“How evangelical Christianity is taking a hold of the City of London’s financial institutions”

By | April 25, 2011

Former City banker Alex Preston writes in The Independent:

The relationship between faith and finance runs deep. Quaker-run banks such as Barclays – founded three centuries ago on Lombard Street – survived when many of their peers crumbled during the crashes of the mid-1700s precisely because of the Christian ethics that underpinned their businesses. More recently, Stephen Green stepped down as chairman and chief executive of HSBC to take holy orders. And over the past decade, a specific type of evangelical Christianity has taken hold of the Square Mile, although only recently has it dared speak its name (at least in City circles). Foremost among them is the Alpha course, whose extraordinary expansion has been funded in part from the deep pockets of former Lazard chairman Ken Costa. k

Founded at Holy Trinity Brompton (HTB) in Knightsbridge in 1991, Alpha has grown from an initial four churches to operate in more than 55,000 locations in 164 countries. It is estimated that more than 16 million people have taken the course worldwide. Jonathan Aitken, Geri Halliwell, Sir Ian Blair and Bear Grylls are all regulars.

While the course draws those from all walks of life, its heartland in the UK is leafy west London, and the wealthy, youthful (average age: 27), 4,000-strong congregation of HTB is the model upon which its success is built. Rumours circulate of Alpha demanding a tithe from its richest members; wilder stories suggest it is a brainwashing cult. What is clear is that while traditional Anglican churches have seen their congregations dwindle dramatically over the past several decades, the packed pews of HTB and its sister churches attest to Alpha’s remarkable spiritual pulling power.

The Alpha course is presented as a friendly, accessible introduction to Christianity aimed specifically at non-churchgoers. Led by charismatic barrister-turned-priest Nicky Gumbel (also vicar of HTB), the course is made up of 10 weekly get-togethers where the members eat dinner, listen to a talk, then discuss the week’s topic in smaller groups. It twins sermons and Biblical exegesis with more happy-clappy practices such as speaking in tongues (where members pray in a “heavenly language”), and it includes a weekend retreat during which members are encouraged to fill themselves with the Holy Spirit.

Alpha in the Workplace (a scaled-back, quick-sandwich-at-lunchtime version of the main course) is the focus of Alpha’s operations in the City, and runs in a number of major firms, from Lovells to PWC, UBS to RBS. There are also traditional courses run in a number of City churches. Alpha’s success in the Square Mile has spawned a large number of similar evangelical organisations over the past decade – Christians in the City, Christianity Explored, the Banking Christian Fellowship, the City Prayer Breakfast and even a floating church moored at Canary Wharf. These groups share a number of characteristics: they are based around a shared meal, encourage open questioning of the Christian message, and are structured as a spiritual journey leading to a personal relationship with God.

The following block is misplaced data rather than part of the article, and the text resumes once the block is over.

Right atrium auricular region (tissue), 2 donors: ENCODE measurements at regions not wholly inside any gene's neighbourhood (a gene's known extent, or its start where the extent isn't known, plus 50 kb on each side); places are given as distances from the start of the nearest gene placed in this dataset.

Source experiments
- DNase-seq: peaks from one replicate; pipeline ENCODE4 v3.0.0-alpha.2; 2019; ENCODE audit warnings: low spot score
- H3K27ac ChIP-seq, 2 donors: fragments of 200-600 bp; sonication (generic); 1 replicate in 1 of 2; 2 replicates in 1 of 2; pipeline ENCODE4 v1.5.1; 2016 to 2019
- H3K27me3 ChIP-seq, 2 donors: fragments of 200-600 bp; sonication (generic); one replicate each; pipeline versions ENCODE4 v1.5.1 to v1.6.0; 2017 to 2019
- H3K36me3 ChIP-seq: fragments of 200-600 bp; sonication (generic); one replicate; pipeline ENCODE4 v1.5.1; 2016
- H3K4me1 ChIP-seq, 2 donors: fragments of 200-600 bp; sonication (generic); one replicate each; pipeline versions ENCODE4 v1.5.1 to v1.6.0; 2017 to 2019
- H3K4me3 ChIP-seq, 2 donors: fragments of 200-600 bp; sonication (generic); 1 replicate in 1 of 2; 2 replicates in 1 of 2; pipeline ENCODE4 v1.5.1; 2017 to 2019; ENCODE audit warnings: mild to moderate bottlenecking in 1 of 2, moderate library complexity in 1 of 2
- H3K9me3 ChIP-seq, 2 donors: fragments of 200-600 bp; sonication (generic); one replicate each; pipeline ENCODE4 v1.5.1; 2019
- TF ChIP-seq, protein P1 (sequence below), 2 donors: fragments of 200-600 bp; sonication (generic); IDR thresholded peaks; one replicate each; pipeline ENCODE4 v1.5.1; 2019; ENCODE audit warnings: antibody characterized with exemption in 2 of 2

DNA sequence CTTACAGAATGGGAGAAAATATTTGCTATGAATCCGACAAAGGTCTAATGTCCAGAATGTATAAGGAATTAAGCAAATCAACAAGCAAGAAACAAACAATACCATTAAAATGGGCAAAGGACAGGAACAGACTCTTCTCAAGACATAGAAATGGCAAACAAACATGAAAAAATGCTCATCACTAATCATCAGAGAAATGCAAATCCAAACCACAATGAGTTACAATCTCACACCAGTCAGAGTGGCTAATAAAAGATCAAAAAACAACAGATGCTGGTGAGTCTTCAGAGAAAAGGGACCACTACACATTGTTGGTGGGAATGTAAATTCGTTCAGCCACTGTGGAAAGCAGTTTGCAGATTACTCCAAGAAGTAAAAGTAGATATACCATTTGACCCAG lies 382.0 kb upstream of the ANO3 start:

In 2008, as the financial panic took hold, more and more evangelicals began to come out of the woodwork. It seemed as though the crash was causing City workers to flock to the nearest religious get-together, desperate to repent of their sub-prime sins. The truth, however, is a little different. The evangelical Christians had always been there, but the uncertainty of the crisis made them feel more comfortable about revealing their faith, according to Marcus Nodder, the chaplain of St Peter’s Barge, a church which bobs on the Thames’s tide in the shadow of the Canary Wharf skyscrapers. “We didn’t see any increase in numbers during the credit crunch,” he reveals. “If anything, numbers fell as people were fired and those who stayed felt less able to leave their desks given the pressure and focus upon them. What we did see was that the crisis gave Christians working in the City the opportunity to speak about the hope their faith gives them.”

Read the whole thing here.

It would be really interesting for one to take the same look at the Nigerian financial sector. For instance, Erastus Akingbola, former head of Nigeria’s Intercontinental Bank, who was recently ordered by a UK High Court to repay the money he stole from his bank, is/was (not sure what the tense is) a pastor in a parish of the Redeemed Christian Church of God, one of Nigeria’s biggest churches.


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